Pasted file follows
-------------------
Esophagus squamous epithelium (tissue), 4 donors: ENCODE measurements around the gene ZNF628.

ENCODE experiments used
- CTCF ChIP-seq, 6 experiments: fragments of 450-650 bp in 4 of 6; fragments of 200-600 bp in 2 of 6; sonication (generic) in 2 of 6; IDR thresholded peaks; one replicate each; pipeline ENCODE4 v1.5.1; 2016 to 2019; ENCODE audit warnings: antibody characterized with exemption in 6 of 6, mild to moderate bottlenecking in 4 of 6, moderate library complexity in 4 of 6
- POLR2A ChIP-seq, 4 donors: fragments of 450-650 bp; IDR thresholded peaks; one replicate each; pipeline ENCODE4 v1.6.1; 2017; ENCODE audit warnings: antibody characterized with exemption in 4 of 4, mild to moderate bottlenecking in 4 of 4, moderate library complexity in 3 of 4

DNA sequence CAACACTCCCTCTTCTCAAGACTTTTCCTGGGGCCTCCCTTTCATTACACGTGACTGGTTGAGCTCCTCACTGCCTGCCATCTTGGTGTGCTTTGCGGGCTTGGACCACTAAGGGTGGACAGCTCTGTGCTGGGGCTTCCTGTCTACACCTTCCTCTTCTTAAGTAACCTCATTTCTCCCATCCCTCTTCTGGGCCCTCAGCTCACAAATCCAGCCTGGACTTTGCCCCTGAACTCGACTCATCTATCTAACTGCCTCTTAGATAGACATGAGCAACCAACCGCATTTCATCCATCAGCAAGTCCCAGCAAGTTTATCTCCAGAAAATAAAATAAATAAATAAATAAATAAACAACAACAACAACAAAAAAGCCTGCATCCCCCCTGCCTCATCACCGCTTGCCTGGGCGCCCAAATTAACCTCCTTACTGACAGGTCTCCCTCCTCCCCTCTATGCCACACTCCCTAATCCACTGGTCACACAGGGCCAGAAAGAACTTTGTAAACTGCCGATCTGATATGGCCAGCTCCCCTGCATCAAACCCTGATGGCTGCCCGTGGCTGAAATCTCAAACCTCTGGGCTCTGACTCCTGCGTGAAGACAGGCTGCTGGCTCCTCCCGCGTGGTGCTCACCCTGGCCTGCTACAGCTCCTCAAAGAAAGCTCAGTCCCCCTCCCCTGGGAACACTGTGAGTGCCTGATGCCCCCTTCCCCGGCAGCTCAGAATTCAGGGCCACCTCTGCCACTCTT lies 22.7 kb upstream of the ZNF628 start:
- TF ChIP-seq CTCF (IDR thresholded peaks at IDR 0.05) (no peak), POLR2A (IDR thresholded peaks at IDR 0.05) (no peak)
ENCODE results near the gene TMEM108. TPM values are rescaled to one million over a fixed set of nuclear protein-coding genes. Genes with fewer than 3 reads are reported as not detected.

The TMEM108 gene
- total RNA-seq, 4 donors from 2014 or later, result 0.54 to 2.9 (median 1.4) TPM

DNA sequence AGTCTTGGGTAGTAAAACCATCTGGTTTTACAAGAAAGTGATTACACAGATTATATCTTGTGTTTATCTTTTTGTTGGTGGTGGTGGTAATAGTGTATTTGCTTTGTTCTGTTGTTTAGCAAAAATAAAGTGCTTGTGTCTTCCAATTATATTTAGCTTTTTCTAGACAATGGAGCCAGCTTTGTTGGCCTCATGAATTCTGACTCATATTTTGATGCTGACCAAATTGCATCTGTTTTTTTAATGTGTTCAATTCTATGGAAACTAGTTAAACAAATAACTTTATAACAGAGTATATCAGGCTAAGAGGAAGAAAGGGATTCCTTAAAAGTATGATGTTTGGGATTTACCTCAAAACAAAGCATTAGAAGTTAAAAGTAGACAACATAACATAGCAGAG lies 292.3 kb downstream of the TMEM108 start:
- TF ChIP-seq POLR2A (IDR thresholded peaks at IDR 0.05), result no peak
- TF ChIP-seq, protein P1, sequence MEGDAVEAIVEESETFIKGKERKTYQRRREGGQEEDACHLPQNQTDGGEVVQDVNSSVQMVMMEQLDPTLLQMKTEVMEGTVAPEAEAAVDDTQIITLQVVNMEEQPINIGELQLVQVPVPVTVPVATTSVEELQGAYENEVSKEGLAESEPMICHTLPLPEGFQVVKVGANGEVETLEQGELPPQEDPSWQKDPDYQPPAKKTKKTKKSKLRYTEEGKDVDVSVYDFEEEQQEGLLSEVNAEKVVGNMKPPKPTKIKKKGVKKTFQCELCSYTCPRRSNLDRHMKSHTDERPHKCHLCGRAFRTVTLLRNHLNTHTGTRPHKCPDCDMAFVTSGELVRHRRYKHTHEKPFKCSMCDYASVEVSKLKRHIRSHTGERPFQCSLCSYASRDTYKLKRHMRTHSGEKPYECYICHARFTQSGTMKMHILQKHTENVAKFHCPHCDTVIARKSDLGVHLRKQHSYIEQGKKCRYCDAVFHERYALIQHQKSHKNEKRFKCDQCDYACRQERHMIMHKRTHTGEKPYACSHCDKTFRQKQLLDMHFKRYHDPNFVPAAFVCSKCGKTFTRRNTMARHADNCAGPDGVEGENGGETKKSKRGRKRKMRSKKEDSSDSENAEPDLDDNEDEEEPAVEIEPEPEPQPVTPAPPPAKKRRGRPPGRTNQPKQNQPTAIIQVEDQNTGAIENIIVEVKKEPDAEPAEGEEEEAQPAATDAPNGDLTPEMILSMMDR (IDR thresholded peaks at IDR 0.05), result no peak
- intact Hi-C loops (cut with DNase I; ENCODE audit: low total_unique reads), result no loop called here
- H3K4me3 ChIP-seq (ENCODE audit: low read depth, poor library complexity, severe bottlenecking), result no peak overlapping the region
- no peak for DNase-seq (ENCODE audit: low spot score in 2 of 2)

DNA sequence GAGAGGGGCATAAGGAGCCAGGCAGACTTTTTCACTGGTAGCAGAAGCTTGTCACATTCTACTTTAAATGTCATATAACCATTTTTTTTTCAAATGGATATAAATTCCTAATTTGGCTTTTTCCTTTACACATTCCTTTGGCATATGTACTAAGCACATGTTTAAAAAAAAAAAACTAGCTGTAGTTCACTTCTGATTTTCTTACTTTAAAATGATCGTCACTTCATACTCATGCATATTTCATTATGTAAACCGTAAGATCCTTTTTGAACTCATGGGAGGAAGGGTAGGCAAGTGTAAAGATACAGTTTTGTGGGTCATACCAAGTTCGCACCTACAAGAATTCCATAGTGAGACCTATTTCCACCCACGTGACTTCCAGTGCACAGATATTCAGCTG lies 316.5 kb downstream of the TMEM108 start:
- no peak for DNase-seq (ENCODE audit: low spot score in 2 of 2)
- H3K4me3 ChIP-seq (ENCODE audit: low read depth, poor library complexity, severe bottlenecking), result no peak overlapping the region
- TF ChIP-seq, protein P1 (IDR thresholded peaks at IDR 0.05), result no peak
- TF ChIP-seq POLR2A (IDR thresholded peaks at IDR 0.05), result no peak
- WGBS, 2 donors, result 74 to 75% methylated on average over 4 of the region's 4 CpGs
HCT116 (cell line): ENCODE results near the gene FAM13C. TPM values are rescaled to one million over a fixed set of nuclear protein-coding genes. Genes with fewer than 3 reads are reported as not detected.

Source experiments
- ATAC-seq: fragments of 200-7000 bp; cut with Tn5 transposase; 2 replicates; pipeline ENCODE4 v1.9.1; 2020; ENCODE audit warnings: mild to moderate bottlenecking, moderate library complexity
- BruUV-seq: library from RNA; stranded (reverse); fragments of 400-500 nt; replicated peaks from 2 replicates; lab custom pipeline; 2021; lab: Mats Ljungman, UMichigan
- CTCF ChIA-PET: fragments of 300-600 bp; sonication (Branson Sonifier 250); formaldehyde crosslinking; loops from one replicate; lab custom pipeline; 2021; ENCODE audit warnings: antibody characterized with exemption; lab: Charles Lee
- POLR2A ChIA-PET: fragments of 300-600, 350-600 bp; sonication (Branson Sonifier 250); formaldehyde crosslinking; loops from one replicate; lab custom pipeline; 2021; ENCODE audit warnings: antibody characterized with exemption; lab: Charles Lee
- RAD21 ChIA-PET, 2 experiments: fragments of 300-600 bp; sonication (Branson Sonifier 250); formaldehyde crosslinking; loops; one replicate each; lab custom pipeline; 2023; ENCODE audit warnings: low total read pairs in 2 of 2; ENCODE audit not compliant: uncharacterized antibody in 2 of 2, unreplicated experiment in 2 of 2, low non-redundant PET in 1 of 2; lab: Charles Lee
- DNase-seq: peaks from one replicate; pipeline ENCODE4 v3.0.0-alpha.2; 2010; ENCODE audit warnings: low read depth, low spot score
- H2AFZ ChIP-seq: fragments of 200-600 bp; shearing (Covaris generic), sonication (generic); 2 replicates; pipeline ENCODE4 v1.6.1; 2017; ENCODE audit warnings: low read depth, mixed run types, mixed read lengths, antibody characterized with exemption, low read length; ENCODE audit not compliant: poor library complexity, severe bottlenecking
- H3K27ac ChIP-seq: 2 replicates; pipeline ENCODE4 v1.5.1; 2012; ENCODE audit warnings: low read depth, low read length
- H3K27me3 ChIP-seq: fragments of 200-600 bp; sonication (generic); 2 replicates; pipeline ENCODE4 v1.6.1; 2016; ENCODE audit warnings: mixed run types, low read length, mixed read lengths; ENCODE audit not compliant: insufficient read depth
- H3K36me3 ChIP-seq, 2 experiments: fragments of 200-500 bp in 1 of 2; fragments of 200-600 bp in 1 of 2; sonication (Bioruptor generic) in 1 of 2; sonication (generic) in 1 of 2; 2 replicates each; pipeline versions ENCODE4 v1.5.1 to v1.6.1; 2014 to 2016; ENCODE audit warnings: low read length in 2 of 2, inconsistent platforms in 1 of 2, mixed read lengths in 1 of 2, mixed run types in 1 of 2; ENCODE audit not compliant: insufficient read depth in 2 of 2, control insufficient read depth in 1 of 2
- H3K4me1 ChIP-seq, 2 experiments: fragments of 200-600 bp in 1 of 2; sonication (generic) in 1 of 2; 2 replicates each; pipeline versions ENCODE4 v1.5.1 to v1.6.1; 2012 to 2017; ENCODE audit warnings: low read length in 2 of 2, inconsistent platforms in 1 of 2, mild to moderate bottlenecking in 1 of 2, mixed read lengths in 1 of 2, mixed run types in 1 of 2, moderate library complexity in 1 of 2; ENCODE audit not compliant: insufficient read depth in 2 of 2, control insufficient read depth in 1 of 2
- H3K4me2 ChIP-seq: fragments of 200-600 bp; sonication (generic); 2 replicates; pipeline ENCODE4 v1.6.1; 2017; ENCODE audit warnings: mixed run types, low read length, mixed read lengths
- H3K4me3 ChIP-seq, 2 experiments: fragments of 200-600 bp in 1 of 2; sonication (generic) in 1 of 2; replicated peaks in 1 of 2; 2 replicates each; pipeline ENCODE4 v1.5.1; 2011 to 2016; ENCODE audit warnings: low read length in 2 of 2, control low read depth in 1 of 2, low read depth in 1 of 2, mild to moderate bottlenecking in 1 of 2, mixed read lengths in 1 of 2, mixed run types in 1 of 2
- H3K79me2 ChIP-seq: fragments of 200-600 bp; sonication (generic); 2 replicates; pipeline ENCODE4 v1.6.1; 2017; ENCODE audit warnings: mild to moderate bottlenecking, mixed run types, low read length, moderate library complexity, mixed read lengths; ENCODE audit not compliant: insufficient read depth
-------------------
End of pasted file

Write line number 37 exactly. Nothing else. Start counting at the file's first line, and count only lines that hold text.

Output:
- H3K79me2 ChIP-seq: fragments of 200-600 bp; sonication (generic); 2 replicates; pipeline ENCODE4 v1.6.1; 2017; ENCODE audit warnings: mild to moderate bottlenecking, mixed run types, low read length, moderate library complexity, mixed read lengths; ENCODE audit not compliant: insufficient read depth